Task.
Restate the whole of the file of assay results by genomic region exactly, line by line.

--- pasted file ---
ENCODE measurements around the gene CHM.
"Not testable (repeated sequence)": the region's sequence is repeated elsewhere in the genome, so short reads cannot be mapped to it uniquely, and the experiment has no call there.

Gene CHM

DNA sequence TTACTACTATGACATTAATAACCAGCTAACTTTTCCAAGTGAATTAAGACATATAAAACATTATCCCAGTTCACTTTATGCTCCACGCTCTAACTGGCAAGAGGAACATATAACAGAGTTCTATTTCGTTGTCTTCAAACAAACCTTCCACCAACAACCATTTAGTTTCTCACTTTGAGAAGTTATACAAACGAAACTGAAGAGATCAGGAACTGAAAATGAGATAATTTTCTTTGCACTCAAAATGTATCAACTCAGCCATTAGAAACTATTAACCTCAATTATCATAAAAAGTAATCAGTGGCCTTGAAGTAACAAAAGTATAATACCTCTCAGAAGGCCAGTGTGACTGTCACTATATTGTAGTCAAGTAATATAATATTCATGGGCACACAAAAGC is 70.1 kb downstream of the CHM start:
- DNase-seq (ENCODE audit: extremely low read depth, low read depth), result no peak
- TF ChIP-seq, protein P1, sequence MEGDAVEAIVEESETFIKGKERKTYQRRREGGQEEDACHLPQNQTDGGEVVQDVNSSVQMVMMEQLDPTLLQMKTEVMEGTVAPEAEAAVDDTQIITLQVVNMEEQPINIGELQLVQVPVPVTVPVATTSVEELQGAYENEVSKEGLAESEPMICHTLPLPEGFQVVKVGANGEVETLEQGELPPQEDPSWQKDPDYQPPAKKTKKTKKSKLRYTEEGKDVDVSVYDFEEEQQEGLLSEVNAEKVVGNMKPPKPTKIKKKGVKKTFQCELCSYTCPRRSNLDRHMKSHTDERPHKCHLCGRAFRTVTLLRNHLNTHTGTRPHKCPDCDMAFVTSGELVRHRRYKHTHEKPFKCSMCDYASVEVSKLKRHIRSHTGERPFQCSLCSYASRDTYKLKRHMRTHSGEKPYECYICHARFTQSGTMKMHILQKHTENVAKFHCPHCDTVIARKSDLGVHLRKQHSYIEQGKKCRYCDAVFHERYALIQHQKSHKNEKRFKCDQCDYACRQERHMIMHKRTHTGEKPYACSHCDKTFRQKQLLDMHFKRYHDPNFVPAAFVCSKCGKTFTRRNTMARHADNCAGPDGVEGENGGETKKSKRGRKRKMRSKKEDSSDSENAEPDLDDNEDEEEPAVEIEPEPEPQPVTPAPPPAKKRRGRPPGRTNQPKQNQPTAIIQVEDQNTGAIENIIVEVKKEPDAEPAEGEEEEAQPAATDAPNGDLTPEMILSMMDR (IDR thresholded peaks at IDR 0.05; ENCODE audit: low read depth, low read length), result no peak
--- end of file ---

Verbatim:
ENCODE measurements around the gene CHM.
"Not testable (repeated sequence)": the region's sequence is repeated elsewhere in the genome, so short reads cannot be mapped to it uniquely, and the experiment has no call there.

Gene CHM

DNA sequence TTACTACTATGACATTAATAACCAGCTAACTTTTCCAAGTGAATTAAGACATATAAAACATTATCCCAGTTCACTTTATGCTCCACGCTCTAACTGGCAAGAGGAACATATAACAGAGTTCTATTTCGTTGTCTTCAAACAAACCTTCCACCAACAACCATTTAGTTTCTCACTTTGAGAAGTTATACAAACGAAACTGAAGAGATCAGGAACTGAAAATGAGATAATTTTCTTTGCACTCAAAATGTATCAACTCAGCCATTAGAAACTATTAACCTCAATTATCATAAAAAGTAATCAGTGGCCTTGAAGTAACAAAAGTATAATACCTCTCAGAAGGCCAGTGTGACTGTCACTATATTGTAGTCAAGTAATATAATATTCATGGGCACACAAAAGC is 70.1 kb downstream of the CHM start:
- DNase-seq (ENCODE audit: extremely low read depth, low read depth), result no peak
- TF ChIP-seq, protein P1, sequence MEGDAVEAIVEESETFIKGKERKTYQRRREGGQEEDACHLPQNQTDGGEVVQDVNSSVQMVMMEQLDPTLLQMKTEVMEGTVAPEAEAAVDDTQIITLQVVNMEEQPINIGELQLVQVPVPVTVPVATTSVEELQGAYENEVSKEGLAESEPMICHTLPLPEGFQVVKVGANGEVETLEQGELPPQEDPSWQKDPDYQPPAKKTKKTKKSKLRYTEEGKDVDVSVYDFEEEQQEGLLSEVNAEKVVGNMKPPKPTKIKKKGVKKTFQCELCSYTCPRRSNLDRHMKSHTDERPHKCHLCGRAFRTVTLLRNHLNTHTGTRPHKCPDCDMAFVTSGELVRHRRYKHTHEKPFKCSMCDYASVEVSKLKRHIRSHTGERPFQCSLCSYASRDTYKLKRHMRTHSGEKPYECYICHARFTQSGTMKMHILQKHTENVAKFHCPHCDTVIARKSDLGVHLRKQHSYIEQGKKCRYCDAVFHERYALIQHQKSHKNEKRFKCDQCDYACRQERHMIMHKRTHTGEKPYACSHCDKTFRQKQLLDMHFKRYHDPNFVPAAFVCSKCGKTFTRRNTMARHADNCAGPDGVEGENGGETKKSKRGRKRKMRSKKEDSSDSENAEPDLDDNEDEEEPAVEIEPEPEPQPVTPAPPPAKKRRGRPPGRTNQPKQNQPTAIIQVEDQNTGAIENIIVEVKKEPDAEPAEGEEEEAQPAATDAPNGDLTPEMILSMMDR (IDR thresholded peaks at IDR 0.05; ENCODE audit: low read depth, low read length), result no peak